Caudle v. City of West Fork, Arkansas et al

Filing 7

REPORT AND RECOMMENDATIONS re 3 MOTION for Temporary Restraining Order filed by Steve Caudle. Objections to R&R due by 8/10/2009. Signed by Honorable James R. Marschewski on July 23, 2009. (src)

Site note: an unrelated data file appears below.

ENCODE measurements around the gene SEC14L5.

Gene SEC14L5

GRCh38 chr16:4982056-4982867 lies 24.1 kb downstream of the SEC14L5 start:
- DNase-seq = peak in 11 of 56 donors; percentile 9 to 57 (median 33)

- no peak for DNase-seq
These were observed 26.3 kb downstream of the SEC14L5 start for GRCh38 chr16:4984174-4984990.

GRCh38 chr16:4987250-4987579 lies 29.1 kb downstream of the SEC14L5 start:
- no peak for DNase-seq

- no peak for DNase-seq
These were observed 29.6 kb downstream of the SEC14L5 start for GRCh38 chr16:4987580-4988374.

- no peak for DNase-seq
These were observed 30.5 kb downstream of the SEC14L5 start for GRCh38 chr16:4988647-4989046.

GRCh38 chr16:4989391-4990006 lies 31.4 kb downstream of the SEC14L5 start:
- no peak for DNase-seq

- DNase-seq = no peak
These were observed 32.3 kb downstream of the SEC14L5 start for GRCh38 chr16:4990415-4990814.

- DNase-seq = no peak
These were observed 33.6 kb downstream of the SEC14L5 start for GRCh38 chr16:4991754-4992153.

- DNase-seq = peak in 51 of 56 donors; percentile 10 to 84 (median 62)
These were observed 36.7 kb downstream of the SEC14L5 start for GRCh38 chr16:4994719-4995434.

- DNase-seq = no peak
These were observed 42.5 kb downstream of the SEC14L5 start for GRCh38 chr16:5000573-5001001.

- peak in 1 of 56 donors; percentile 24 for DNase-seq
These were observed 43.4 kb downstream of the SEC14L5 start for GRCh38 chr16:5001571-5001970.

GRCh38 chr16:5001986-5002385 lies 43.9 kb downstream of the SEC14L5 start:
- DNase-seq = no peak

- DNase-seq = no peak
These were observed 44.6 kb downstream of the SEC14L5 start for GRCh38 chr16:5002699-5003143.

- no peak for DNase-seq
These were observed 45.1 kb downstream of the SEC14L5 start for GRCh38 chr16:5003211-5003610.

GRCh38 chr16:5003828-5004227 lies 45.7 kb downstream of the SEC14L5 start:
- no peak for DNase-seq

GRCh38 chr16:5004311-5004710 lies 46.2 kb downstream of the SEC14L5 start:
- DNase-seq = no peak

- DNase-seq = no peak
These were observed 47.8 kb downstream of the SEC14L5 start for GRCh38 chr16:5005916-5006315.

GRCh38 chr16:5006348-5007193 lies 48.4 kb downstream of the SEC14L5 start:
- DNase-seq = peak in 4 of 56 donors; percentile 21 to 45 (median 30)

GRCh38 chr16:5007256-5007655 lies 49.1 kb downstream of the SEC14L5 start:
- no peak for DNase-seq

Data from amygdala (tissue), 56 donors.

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IN THE UNITED STATES DISTRICT COURT WESTERN DISTRICT OF ARKANSAS FAYETTEVILLE DIVISION STEVE CAUDLE v. CIVIL NO. 09-5144 PLAINTIFF CITY OF WEST FORK, ARKANSAS; JAN THROGMORTON; JULIE SHAFER; MISTY CAUDLE; ANITA LOWRY; JOHN RICHARD; RODNEY DRYMON; JON FOSTER; JUSTIN HARRIS; JOE DESOTO; MICHAEL E. BARTHOLOMEW; AND, MIKE NELSON DEFENDANTS MAGISTRATE JUDGE'S REPORT AND RECOMMENDATION Before this Court is Plaintiff's Motion for Temporary Restraining Order filed on July 20, 2009. (Case 09-5144; Doc. 3). This motion was referred to the undersigned on July 21, 2009. (Case 09-5144; Doc. 4). Plaintiff seeks a temporary restraining order enjoining defendants from razing and demolishing the structures affixed to the real property owned by plaintiff at 280 West Main Street in West Fork, Arkansas, and 260 McKnight Avenue in West Fork, Arkansas. I. Statement of Facts: On July 7, 2006, plaintiff received a notice from the West Fork City Attorney stating that the City Council had received many complaints about his property at 280 West Main Street in West Fork, Arkansas. (Case 09-5061; Doc. 10-1, p. 27). These complaints included garbage accumulation between the house and the old store on the property, overgrown grass, and a van which had been on the property for six months that did not appear to be running and was stuffed full of garbage. The notice explained that pursuant to Section 5.12.02 of West Fork's AO72A (Rev. 8/82) Maintenance of Real Property Ordinance, plaintiff had 30 days to remedy the situation before the City of West Fork pursued remedies available to them under the Ordinance. On September 11, 2008, the West Fork Chief of Police filed an affidavit for an Administrative Search Warrant to conduct an inspection of the property at 280 West Main Street in West Fork, which he described as a residential structure and an abandoned beauty shop. (Case 09-5061; Doc. 10-1, p. 29). On September 16, 2008, plaintiff's attorney forwarded a letter to John Hudson, the West Fork City Attorney, requesting information concerning plaintiff's property under the Freedom of Information Act. (Case 09-5144; Defendants' Ex. G). Mr. Hudson responded on September 26, 2008. On October 27, 2008, the City of West Fork City Council adopted City Ordinance No. 404 defining unsafe structures, declaring unsafe property to be illegal, and requiring that said properties be abated by repair and rehabilitation or by demolition. (Case 09-5144; Doc. 1-4). When deemed to be unsafe by the building official, said ordinance requires the property owner to purchase a building permit and to commence specified repairs or improvements, or to demolish and remove the unsafe building or structure within 30 days of receiving the notice. If the property owner fails to comply with the notice, then the matter is referred to the City Council for a determination as to whether the structures are unsafe. If the City Council deems the structures unsafe and finds that it is in the best interest of the city to proceed with the removal of the unsafe structures, it is authorized to enact an ordinance ordering the property owner to raze and remove the unsafe structure with work thereon to commence within 10 days and be completed within 30 days. If the property owner fails to do so, the mayor or her authorized -2- AO72A (Rev. 8/82) representative shall then cause the unsafe structure to be razed and removed, with the costs thereof being charged against the premises. On January 13, 2009, the West Fork City Council met and declared that plaintiff's properties located at 280 West Main Street, West Fork, Arkansas, and 260 McKnight Avenue, West Fork, Arkansas, were unsafe pursuant to City Ordinance 404. (Case 09-5061; Doc. 10-1,). The notice references the AmeriSpec Home Inspection Report and the report prepared by McClelland Consulting Engineers, Inc., both of which conclude that the structures at 280 West Main Street, West Fork, Arkansas, are structurally unsafe and should be removed. (Case 095144; Defendants' Ex. A & B). On January 14, 2009, Dee Fry, the plaintiff's tenant leasing the residential structure at 280 West Main Street, West Fork, Arkansas, was notified that the City Council had issued an order at the January 13, 2009, City Council meeting requiring that she and her family vacate the property within seven days due to severe deficiencies on the property including structural issues which made the house extremely dangerous. The plaintiff was also notified of this action. On January 16, 2009, plaintiff was served with written notification from Michael Bartholomew, the building inspector for the City of West Fork, that his properties were in violation of City Ordinance No. 404 and requiring plaintiff to purchase a building or demolition permit within 30 days of the receipt of the notice. Although plaintiff argued that he had been verbally denied a building permit, no evidence has been submitted to show that plaintiff ever even applied for a building permit. (Case 09-5061; Doc. 10-1, p. 35) On February 11, 2009, plaintiff filed suit against the City of West Fork and others in the Circuit Court of Washington County, Arkansas, seeking injunctive relief against the enforcement -3- AO72A (Rev. 8/82) of City Ordinance No. 404 alleging violations of both his procedural and substantive due process rights, as well as his right to equal protection. (09-5061; Doc. 2). On March 24, 2009, the case was removed to federal court. (09-5061; Doc. 1). On April 7, 2009, defendants' attorney forwarded an email to plaintiff's counsel providing him with a copy of Proposed and Revised City Ordinance No. 407 ordering the razing of plaintiff's property. (09-5061; Doc. 10-2, p. 4). Mr. Mosley stated that the revised ordinance changed the address for the abandoned beauty shop from 280 W. Main Street to 260 McKnight Avenue, West Fork, Arkansas. On April 14, 2009, plaintiff's attorney appeared before the City Council at their monthly meeting and requested that plaintiff be given an additional 30 days to comply with City Ordinance No. 404 before the City Council voted to demolish the structures. The City Council granted plaintiff's request. (Case 09-5144; Defendants' Ex. C). However, no actions were taken to bring the property into compliance. On May 12, 2009, plaintiff's counsel again appeared before the City Counsel, this time requesting that proposed City Ordinance 407 be amended to allow plaintiff the option of submitting a repair plan for the city's approval. (Case 09-5144; Defendants' Ex. D). Due to the many chances plaintiff had been given to remedy the structural deficits, plaintiff's request was denied and the City Council passed City Ordinance No. 407 ordering the razing and removal of certain structures within the city of West Fork, Arkansas, located at 280 West Main Street and 260 McKnight Avenue. (Case 09-5144; Doc. 1-5, Defendants' Ex. F). On June 18, 2009, defendants filed a motion for summary judgment in case 09-5061. (Case 09-5061; Doc. 10). Although plaintiff did not file a response, he did file a stipulated -4- AO72A (Rev. 8/82) notice of voluntary dismissal on July 1, 2009. (Case 09-5061; Doc. 15). This same date, plaintiff's counsel sent an email to the defendants' attorney stating that the plaintiff would demolish the structures and pay for the demolition. (Case 09-5061; Doc. 12). Plaintiff's counsel indicated that attorney's fees would be the only issue that required discussion. On July 2, 2009, the case was dismissed. (Case 09-5061; Doc. 16). However, settlement negotiations reportedly broke down and the City of West Fork made commitments with a contractor to demolition the property Wednesday July 22 and/or Thursday July 23. Plaintiff refiled his action in this Court on July 20, 2009. (Case 09-5144; Doc. 1). Plaintiff also filed the motion for temporary restraining order that is currently before this Court, but did not file the required surety bond. (Case 09-5144; Doc. 3). On July 22, 2009, a hearing was held before the undersigned regarding said motion. The undersigned notes that the plaintiff did not present any evidence or testimony to support his allegations. Further, although plaintiff's counsel indicated that an insurance company was in the process of preparing a surety bond, no such bond was posted prior to the issuance of this report and recommendation. II. Discussion: Rule 65 of the Federal Rules of Civil Procedures governs the issuance of temporary restraining orders and preliminary injunctions. In deciding a motion for a temporary restraining order or a preliminary injunction, the courts are instructed to consider what have come to be known as the Dataphase factors: (1) the probability of success on the merits; (2) the threat of irreparable harm to the movant; (3) the balance between this harm and the injury that granting the injunction will inflict on other interested parties; and (4) whether the issuance of an injunction is in the public interest. Dataphase Sys., Inc. v. C L Sys., Inc., 640 F.2d 109, 114 (8th -5- AO72A (Rev. 8/82) Cir. 1981) (en banc). See also Minnesota Mining and Mfg. Co. v. Rauh Rubber, Inc., 130 F.3d 1305, 1307 (8th Cir. 1997); Sanborn Mfg. Co., Inc. v. Campbell Hausfeld/Scott Fetzer Co., 997 F.2d 484, 485-86 (8th Cir. 1993). No single factor in itself is dispositive; rather, each factor must be considered to determine whether the balance of equities weighs toward granting the injunction. See Sanborn, 997 F.2d at 486; Calvin Klein Cosmetics Corp. v. Lenox Lab., Inc., 815 F.2d 500, 503 (8th Cir. 1987). The burden of establishing the necessity of a temporary restraining order is on the movant. Baker Electric Coop., Inc. v. Chaske, 28 F.3d 1466, 1472 (8th Cir. 1994). With the applicable standard in mind, we turn to an examination of the first factor, whether plaintiff has established a likelihood of success on the merits. Plaintiff "is not required to prove a mathematical (greater than fifty percent) probability of success on the merits." Heartland Acad. Cmty. Church v. Waddle, 335 F.3d 684, 690 (8th Cir. 2003). Rather, it is a question of whether plaintiff has a "fair chance of prevailing" after discovery and a full trial. Id. citing Univ. of Tex. v. Camenisch, 451 U.S. 390, 395, 101 S. Ct. 1830, 68 L. Ed. 2d 175 (1981)("[A] preliminary injunction is customarily granted on the basis of procedures that are less formal and evidence that is less complete than in a trial on the merits. A party thus is not required to prove his case in full at a preliminary-injunction hearing."). After reviewing the evidence, we do not find that plaintiff has established a likelihood of success on the merits. Plaintiff contends that City Ordinance No. 404 was unconstitutional and that his procedural due process rights were violated when he was not provided with notice and an opportunity to be heard prior to the passage of Ordinance 404 on January 13, 2009. Further, plaintiff contends that he was denied repair permits when requested by the City building -6- AO72A (Rev. 8/82) inspector, was denied equal protection because the ordinance was enforced against him and no one else, and has suffered a loss of rental income from the property due to the defendants actions. Under Arkansas law, a City does have the legislative authority to remove or raze "any buildings or houses that in the opinion of the council have become dilapidated, unsightly, unsafe, unsanitary, obnoxious, or detrimental to the public welfare and shall provide, by ordinance, the manner of removing and making these removals." Ark. Code Ann. 14-56-203. Sections 1502 through 1507 of the Arkansas Code Annotated 14-54 define a common nuisance, provide for the city to obtain a temporary injunction against the owner of the nuisance, and allow for an order of abatement to be entered against the property owner of the nuisance. It is clear in this case that City Ordinance No. 404 is aimed at protecting the health and safety of the city's citizens and well within the city's police powers. For the ordinance to apply, a property must first meet the definition of unsafe as set out in the ordinance. Then, the ordinance merely gives the city council the power to declare the property unsafe and to ensure that the unsafe property is repaired or demolished, thereby remedying the danger it poses to the health and safety of the citizens of West Fork. Acting pursuant to that ordinance, Ordinance 407 was passed by the City Council directing that plaintiff's properties be demolished. The undersigned is of the opinion that the two buildings on plaintiff's property at issue are patently dangerous and constitute a nuisance and a health hazard to the community. Further, testimony at the hearing indicated that these structures are located near a school and situated such that school children pass by them on their way to school. Mayor Throgmorton testified that she has ordered children off of the property on at least two occasions. She also testified that the property is infested with rodents and roaches. As such, we believe this property clearly -7- AO72A (Rev. 8/82) constitutes an attractive nuisance that poses a danger to the public health and safety of the citizens of West Fork, Arkansas. Therefore, we do not agree that the City of West Fork did not have the authority to enact City Ordinance No. 407. Likewise, we conclude that plaintiff's argument that Ordinance No. 404 is vague, capricious, arbitrary, and gives too much authority to building officials is without merit. A city has a duty under their police power to enact regulations in order to protect the city's citizens from public heath and safety hazards. Springfield v. City of Little Rock, 290 S.W.2d 620, 622 (Ark. 1956). However, it is within the municipalities "sound discretion to determine both the need and the measure to meet it." Id. Courts will not interfere with this duty, except where the city has clearly abused its discretion. Id. We can find no abuse of discretion in this case. City Ordinance No. 404 was passed in October 2008, allowing the West Fork City Council to pass further ordinances to rectify unsafe properties within the city. Clearly, this was done to protect the citizenry from health and safety hazards. After receiving complaints concerning the condition of plaintiff's properties, two separate building inspections were ordered and paid for by the West Fork City Council to determine the structural safety of the buildings located on plaintiff's property. Both reports indicated that the structures were structurally unsound and in danger of collapse. The report dated January 12, 2009, indicates that the structures have severe deficiencies in regard to the foundation, walls, and supports, the supporting beams, and the roof framing. Caved-in roofs, deteriorated floor beams, rotted or failing floor boards, and missing doors and windows were among the hazards noted. Photographs introduced at the hearing provide a clear picture of the dangerous and filthy condition of the property. (Defendants' Ex. E). Pursuant to those -8- AO72A (Rev. 8/82) inspections, the City Council passed City Ordinance No. 407 calling for the demolition of plaintiff's property. Here again, the City Council merely passed an ordinance to protect its citizens from public health and safety hazards, which fall within its sound discretion. A reading of Ordinance No. 404 also makes clear that the ordinance is not vague. The test to determine vagueness is whether a "person of ordinary intelligence is placed on sufficient notice to reasonably determine the prohibited conduct." Holt v. City of Maumelle, 817 S.W. 2d 208, 210 (Ark. 1991). City Ordinance No. 404 clearly sets out what the City of West Fork considers to be unsafe structures and buildings, provides for notice of the noncompliance to be provided to the owner of the property, provides the procedures to be followed if the owner of the property can not be located, provides the time periods for the property owner to comply with the notice of noncompliance, and provides the procedures to be followed in the case of an emergency. City Ordinance No. 407 clearly states that plaintiff's property has been declared to be unsafe, that plaintiff had been notified of this prior to the enactment of the ordinance, that plaintiff was given 30 days to purchase a building permit and to commence repairs on the property or to demolish and remove the building, that plaintiff has failed to comply with the notice to repair or demolish the buildings, directing plaintiff to commence with removal procedures within 10 days, and notifying plaintiff that his failure to commence with removal procedures would result in the Mayor directing that the residence and old abandoned beauty shop be demolished and removed. Therefore, we do not find either of these ordinances to be vague. While plaintiff's pleadings contend that City Ordinance No. 404 provides too much authority to building officials, he has put forth no evidence to support this contention. We note that an initial determination of whether a property is unsafe is determined by the building -9- AO72A (Rev. 8/82) inspector and then presented to the City Council. However, the ultimate decision as to whether the property is unsafe and should be razed is vested with the City Council. Therefore, we find no merit in plaintiff's argument. Although plaintiff contends that his due process rights were also violated when he was denied a building permit by the city building inspector, plaintiff has submitted no evidence in support of this argument. At the hearing, Mayor Throgmorton testified that no such applications had been filed by or on behalf of plaintiff. Therefore, we can not say that plaintiff has met his burden of showing that building permits were wrongfully denied. Plaintiff also raises a procedural due process argument. In general, procedural due process requires that a hearing before an impartial decision maker be provided at a meaningful time, and in a meaningful manner, prior to a governmental decision which deprives an individual of a liberty or property interest. Mathews v. Eldridge, 424 U.S. 319, 333 (1976). The United States Court of Appeals for the Eighth Circuit has determined that where a property owner is given written notice to abate a hazard on his or her property and has been given an opportunity to appear before the proper municipal body considering condemnation of the property, no due process violation occurs when the municipality abates the nuisance pursuant to the condemnation notice. Samuels v. Meriwether, 94 F.3d 1163, 1167 (8th Cir. 1996); Hagen v. Traill County, 708 F.2d 347, 348 (8th Cir. 1983) (per curiam) (upholding legality of destruction of building for failure to abate nuisance after notice and hearing). In the present case, plaintiff concedes that this matter has been before the West Fork City Council now for several years. Documents filed in support of the Defendants' motion for summary judgment in case number 09-5061 indicate that plaintiff was notified as far back as July -10- AO72A (Rev. 8/82) 2006, that his property was in violation of a Maintenance and Real Property Ordinance, due to garbage accumulation and overgrown grass. (09-5061; Doc. 10-1). Plaintiff also acknowledges receiving the January 15, 2009, notice that his property was in violation of Ordinance 404, which gave him 30 days to obtain a building or demolition permit. Plaintiff's awareness of the fact that his property was in violation of the City Ordinance and was subject to demolition was further evidenced by the fact that his counsel appeared on his behalf at both the April and May meetings of the West Fork City Council. In April, plaintiff was granted an additional 30 days to comply with City Ordinance No. 404 before the City Council enacted City Ordinance No. 407 authorizing demolition. When he failed to do so, the City Council again placed the matter on their May agenda and passed City Ordinance No. 407 deeming his property to be unsafe and ordering that it be demolished. As such, we conclude that plaintiff was provided adequate procedural protection prior to the passage of City Ordinance No. 407 ordering the demolition of his property. Plaintiff also contends that his equal protection rights were violated because he was singled out in the enforcement of City Ordinance No. 404. However, a reading of the Ordinance at issue makes clear that plaintiff's argument must fail. In Hodel v. Indiana, the Supreme Court held that "social and economic legislation [like the one at issue here] that does not employ suspect classifications or impinge on fundamental rights must be upheld against equal protection attack when the legislative means are rationally related to a legitimate government purpose." 452 U. S. 314, 331-332 (1981). "Moreover, such legislation carries with it a presumption of rationality that can only be overcome by a clear showing of arbitrariness and irrationality." Id. Social and economic legislation is valid unless "the varying treatment of different groups or -11- AO72A (Rev. 8/82) persons is so unrelated to the achievement of any combination of legitimate purposes that [a court] can only conclude that the legislature's actions were irrational." Id. at 332. Aside from bare allegations, plaintiff has put forth no evidence to show that he was singled out for enforcement of Ordinance No. 404. As previously noted, the structures at issue are public nuisances that constitute a danger to the health and safety of the citizens of West Fork. Therefore, the City Council's actions in passing the ordinances at issue were neither arbitrary nor capricious. Therefore, we can not say that plaintiff is likely to succeed in this regard. Plaintiff also claims that the defendants intentionally interfered in a business expectation of rental income from the property. However, to establish the tort of interference, he must prove the existence of a valid contractual relationship or a business expectancy; knowledge of the relationship or expectancy on the part of the interfering party; intentional interference inducing or causing a breach or termination of the relationship or expectancy; and, resultant damage to the party whose relationship or expectancy has been disrupted. Stewart Title Guar. Co. V. American Abstract & Title Co., 215 S.W.3d 596, 601 (Ark. 2005). Perhaps hallmark, though, is the requirement that the interference be improper. Id. As we have already determined, in passing Ordinance Nos. 404 and 407, the City of West Fork acted within its police powers to protect the health and safety of the individuals who were the inhabitants of the property, as well as the citizenry of West Fork. Therefore, the plaintiff has not proven that the defendants' actions were in any way improper. Accordingly, we can not say that plaintiff's cause of action has a fair chance of prevailing after discovery and a full trial on the merits. Based on our discussion above, it seems clear that the remaining Dataphase factors weigh heavily in favor of the defendants. Although plaintiff alleges that he will suffer -12- AO72A (Rev. 8/82) irreparable harm if his property is demolished because he will not be able to build anything else on that land due to property restrictions and right-of way issues, he has not proven that it would be impossible for him to build a new home or commercial structure that would be in compliance with those restrictions. Further, when balanced with the danger the current condition of the structures poses to the health and public safety of the community, we must side with the public interest. As previously stated, the undersigned concludes that the properties located at 280 West Main Street, West Fort, Arkansas, and 260 McKnight Avenue, West Fork, Arkansas, constitute attractive nuisances that pose a health and safety hazard to the citizens of West Fork. Therefore, we do not find that plaintiff has met his burden of establishing the Dataphase factors necessary for the imposition of a temporary injunction. Dataphase Sys., Inc. v. C L Sys., Inc., 640 F.2d 109, 114 (8th Cir.1981) (en banc). III. Conclusion: After carefully reviewing the entire record, the undersigned concludes that the plaintiff has not met its burden of establishing the necessity of a temporary restraining order and recommends that Plaintiff's Motion for Temporary Restraining Order be DENIED. IT IS SO ORDERED this the 23rd day of July 2009. /s/ J. Marschewski HON. JAMES R. MARSCHEWSKI U N IT E D STATES MAGISTRATE JUDGE -13- AO72A (Rev. 8/82)